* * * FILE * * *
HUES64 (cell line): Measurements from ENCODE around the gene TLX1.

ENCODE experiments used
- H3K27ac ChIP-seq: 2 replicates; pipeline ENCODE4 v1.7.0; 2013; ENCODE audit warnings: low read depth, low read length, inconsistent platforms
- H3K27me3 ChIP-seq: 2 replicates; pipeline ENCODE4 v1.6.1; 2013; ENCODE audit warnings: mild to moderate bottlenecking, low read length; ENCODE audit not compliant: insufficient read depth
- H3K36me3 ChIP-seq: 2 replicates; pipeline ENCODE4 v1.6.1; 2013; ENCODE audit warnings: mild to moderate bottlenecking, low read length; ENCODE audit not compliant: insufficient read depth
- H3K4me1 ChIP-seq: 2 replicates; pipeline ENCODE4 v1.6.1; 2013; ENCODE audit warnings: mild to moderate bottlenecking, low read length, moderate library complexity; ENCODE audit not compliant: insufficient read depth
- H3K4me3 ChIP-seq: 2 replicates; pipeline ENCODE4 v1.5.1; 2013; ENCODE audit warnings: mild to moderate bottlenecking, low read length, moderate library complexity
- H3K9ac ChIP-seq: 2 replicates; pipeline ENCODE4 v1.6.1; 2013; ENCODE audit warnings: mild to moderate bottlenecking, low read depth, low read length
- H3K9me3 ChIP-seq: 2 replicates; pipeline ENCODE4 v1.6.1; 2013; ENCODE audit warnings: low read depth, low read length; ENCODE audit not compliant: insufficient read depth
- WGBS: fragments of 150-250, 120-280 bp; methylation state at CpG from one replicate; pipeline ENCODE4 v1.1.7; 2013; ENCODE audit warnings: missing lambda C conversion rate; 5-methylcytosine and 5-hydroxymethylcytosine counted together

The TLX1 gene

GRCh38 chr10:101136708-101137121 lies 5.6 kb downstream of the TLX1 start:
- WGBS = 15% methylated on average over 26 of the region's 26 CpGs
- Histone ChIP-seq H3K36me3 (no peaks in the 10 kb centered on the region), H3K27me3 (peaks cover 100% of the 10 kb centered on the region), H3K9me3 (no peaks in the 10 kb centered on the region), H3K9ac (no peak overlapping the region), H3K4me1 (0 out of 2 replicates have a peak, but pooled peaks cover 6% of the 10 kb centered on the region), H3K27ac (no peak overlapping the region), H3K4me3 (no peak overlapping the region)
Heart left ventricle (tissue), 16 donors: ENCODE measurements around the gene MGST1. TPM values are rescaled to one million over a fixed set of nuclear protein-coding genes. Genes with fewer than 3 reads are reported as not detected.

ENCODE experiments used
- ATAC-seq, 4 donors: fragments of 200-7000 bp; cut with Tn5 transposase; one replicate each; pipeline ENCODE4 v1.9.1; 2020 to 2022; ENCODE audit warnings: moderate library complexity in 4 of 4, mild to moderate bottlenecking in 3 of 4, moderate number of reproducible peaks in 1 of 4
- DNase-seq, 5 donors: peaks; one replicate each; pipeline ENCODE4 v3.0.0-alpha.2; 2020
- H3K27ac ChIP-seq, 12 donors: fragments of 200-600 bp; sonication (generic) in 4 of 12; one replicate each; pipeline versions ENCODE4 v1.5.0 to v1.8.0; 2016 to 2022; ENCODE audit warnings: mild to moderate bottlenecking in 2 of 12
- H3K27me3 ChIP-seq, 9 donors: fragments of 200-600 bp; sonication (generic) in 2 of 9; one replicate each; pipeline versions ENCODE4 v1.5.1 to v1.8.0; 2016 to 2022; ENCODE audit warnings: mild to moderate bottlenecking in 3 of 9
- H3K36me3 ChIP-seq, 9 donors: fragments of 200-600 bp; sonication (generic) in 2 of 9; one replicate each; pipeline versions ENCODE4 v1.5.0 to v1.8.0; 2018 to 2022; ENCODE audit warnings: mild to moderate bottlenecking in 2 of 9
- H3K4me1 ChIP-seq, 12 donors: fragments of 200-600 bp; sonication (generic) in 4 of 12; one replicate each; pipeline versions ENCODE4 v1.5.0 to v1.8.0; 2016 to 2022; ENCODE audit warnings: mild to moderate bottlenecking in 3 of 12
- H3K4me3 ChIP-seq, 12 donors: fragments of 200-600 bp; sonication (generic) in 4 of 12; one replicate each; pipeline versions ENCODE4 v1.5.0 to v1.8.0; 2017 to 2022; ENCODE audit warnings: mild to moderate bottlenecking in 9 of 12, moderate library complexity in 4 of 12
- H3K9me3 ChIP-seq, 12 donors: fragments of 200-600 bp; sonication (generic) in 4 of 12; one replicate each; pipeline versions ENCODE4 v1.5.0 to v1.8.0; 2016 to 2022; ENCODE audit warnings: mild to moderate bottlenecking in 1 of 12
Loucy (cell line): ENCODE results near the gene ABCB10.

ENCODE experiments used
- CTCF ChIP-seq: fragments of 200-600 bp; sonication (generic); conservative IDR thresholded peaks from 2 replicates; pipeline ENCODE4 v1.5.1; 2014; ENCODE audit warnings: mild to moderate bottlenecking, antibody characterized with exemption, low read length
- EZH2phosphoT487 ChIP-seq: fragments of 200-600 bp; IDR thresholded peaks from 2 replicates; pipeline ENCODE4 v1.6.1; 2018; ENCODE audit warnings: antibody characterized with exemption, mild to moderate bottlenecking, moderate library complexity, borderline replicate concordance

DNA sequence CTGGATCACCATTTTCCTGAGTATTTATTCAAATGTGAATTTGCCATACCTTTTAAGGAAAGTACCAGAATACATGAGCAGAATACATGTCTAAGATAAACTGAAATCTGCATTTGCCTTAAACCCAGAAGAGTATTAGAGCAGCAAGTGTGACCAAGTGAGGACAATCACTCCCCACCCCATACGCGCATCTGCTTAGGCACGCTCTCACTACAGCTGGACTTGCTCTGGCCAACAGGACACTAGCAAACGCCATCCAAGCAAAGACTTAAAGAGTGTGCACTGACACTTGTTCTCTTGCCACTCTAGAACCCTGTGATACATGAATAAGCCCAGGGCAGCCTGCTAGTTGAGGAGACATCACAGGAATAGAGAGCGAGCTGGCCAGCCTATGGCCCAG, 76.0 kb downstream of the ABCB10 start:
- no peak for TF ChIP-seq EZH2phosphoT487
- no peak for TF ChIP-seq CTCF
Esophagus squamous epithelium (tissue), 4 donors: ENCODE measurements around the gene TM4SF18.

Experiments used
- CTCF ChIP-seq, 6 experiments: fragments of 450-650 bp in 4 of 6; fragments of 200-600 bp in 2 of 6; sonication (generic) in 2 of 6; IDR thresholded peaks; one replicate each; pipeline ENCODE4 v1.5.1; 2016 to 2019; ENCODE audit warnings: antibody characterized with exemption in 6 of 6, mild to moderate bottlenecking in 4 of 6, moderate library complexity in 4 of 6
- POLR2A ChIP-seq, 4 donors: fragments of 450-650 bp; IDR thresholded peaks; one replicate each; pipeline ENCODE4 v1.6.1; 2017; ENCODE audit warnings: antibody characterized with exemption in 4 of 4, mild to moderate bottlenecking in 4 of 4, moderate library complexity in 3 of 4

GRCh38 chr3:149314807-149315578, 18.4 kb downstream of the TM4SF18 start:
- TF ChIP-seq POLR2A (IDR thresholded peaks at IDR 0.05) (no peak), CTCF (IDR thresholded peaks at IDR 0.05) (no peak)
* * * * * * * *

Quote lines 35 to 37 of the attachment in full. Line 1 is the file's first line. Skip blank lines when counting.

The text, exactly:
- POLR2A ChIP-seq, 4 donors: fragments of 450-650 bp; IDR thresholded peaks; one replicate each; pipeline ENCODE4 v1.6.1; 2017; ENCODE audit warnings: antibody characterized with exemption in 4 of 4, mild to moderate bottlenecking in 4 of 4, moderate library complexity in 3 of 4

GRCh38 chr3:149314807-149315578, 18.4 kb downstream of the TM4SF18 start:
- TF ChIP-seq POLR2A (IDR thresholded peaks at IDR 0.05) (no peak), CTCF (IDR thresholded peaks at IDR 0.05) (no peak)